It is not only large institutions such as the BnF that can benefit from shared storage infrastructure. Over the last two years, national initiatives such as e-Science in the UK and D-Grid in Germany17 established a digital infrastructure for both an academic and industry community. At the time of writing, D-Grid provides about 2 petabytes of online storage space and 20.000 cores for computational tasks, and those numbers are growing. Enabled repositories could potentially access these resources, thus offering small institutions an existing storage infrastructure to which to turn.
The business world has similar offerings for virtualized hardware infrastructure that, in terms of usability, are further advanced than are the public offerings. The Amazon18 simple storage service (S3) and the elastic computing cloud (EC2) are among the best known of such services, though there are also other services by Amazon, and by companies like Google, Sun Microsystems, and HP. The Fedorazon project set out to link Fedora, EPrints and DSpace with Amazon web services on a storage level. This is particularly attractive for small organizations, as S3 brings on-demand storage, which means these organizations no longer need to worry about hardware issues and the risks involved in maintenance.
layer - (d) storage: file management
While storage interfaces like the ones to SRB and iRODS enable virtualization of hardware nodes, they do not address: packaging of files; the directory structure, where digital objects and their metadata are stored; and other file management repository tasks. The approaches for tackling these tasks vary in current repository systems as to whether they
There is currently no software that can be used to virtualize repository storage that fits under any repository.
In addition to enabling a shared storage infrastructure that serves any kind of repository and, potentially, multiple repositories at the same time, standard interfaces above the file management layer could enable the shared development of distributed, low-level functions. Above we described the approach of iRODS "microservices". Both iRODS and a similar approach by IBM  hope to increase the overall scalability of systems by taking workflows to the distributed data, and by hiding administrative tasks in the low-level storage layer and automating simple data management tasks. However, the approaches mentioned are tailored to the specific system and its approach to file management. Standard interfaces on the file management level would allow for shared development of file-level repository functions whether files are stored in specific directory structures, packaged with their metadata, or stored together with other files in containers, or whatever approach to file management is employed.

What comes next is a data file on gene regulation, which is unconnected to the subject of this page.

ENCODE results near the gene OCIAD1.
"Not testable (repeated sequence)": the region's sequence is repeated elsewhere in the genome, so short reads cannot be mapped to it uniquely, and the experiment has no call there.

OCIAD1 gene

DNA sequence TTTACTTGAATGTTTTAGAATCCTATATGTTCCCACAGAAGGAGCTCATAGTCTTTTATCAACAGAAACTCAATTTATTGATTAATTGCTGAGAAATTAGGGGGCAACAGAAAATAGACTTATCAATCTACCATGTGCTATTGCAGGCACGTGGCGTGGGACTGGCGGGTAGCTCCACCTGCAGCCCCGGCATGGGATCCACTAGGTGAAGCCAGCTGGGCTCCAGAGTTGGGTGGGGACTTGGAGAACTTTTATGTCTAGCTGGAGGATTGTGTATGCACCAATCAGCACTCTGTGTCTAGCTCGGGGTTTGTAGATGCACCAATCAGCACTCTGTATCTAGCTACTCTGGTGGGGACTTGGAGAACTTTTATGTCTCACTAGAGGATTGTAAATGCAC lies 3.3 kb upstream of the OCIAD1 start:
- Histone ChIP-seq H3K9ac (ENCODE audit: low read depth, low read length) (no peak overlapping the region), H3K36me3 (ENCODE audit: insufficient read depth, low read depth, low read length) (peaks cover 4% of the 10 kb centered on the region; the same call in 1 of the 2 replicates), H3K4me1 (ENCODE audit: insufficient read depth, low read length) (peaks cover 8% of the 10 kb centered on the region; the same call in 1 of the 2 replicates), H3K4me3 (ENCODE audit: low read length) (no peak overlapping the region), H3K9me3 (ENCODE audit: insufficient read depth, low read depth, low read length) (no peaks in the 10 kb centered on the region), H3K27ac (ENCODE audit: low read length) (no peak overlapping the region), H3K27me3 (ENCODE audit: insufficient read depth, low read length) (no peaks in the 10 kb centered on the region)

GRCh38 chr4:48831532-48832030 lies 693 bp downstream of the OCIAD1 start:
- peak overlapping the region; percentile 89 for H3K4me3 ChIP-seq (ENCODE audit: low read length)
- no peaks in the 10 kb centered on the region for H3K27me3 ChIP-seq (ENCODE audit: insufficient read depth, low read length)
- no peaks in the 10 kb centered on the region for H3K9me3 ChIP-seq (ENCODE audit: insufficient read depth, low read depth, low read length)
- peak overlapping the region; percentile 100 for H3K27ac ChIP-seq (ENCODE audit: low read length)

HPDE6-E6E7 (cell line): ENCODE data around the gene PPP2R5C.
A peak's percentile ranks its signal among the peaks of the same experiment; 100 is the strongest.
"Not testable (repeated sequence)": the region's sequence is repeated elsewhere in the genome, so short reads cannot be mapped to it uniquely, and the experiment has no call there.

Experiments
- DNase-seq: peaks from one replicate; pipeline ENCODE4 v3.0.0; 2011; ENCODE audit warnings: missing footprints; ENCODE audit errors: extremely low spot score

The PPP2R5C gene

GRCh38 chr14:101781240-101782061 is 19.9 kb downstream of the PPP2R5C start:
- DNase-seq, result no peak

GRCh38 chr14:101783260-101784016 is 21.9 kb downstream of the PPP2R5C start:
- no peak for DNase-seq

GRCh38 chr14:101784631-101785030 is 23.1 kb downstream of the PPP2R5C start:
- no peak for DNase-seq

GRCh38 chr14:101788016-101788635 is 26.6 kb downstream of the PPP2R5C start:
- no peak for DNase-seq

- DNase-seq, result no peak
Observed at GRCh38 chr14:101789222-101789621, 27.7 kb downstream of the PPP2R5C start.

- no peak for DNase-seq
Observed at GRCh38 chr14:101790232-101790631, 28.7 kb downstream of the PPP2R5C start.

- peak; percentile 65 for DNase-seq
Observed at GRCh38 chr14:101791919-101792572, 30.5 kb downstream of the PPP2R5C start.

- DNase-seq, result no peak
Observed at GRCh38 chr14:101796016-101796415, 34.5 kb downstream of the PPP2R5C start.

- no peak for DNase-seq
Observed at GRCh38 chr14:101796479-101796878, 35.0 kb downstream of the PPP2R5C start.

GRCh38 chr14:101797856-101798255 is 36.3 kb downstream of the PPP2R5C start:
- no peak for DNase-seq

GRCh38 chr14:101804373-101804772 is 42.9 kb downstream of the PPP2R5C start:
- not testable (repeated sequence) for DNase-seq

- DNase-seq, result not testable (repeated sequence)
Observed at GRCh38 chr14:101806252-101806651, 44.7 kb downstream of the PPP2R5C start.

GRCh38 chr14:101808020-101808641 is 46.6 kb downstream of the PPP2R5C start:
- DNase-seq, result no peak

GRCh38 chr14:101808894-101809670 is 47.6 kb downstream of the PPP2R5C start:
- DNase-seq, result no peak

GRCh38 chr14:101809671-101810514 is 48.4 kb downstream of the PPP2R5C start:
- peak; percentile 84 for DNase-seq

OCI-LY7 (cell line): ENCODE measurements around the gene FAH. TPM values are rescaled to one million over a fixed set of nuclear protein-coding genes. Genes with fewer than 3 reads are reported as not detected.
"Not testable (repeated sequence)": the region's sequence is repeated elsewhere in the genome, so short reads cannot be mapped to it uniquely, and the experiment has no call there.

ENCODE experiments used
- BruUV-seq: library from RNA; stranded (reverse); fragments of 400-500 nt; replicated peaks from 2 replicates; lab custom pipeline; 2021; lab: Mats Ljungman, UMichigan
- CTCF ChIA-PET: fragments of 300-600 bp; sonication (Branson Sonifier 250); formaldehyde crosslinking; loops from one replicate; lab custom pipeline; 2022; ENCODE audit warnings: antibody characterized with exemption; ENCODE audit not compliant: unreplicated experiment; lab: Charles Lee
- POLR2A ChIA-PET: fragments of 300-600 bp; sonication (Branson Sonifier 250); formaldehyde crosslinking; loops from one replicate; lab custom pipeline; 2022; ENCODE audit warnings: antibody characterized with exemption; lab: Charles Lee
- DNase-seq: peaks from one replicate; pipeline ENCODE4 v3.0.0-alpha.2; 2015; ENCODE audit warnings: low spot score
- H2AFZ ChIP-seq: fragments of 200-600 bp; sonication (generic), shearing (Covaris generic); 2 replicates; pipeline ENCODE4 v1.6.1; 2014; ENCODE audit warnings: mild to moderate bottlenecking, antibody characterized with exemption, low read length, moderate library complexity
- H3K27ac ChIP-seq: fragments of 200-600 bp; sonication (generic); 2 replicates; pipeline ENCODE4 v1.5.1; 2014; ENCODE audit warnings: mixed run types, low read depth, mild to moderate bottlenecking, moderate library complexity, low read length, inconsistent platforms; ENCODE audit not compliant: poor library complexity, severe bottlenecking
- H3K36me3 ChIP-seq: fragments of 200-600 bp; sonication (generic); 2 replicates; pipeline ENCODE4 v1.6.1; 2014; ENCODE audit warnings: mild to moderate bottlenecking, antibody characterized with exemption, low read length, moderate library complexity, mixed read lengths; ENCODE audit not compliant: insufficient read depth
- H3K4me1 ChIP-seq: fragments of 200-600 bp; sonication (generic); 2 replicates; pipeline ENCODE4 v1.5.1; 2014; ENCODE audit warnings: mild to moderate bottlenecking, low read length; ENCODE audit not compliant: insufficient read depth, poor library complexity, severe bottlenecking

One project underway for establishing a low-level web-based storage system is ReST-ORE. This lightweight repository is based on OAI-ORE and ReST, and it offers a minimal set of functions for storing and streaming digital objects in combination with a notification service for propagating changes to higher-level systems. Thereby, changes made through one repository and stored through ReST-ORE will show up in any other repository sitting over the same datastore.
Also, the members of the repository trinity EPrints, DSpace, and Fedora are currently working on generic storage modules (, , ) that handle storage management, file management, and low-level processing. However, it is unclear whether these generic storage modules will be interoperable and will allow for interfaces that span the repository community.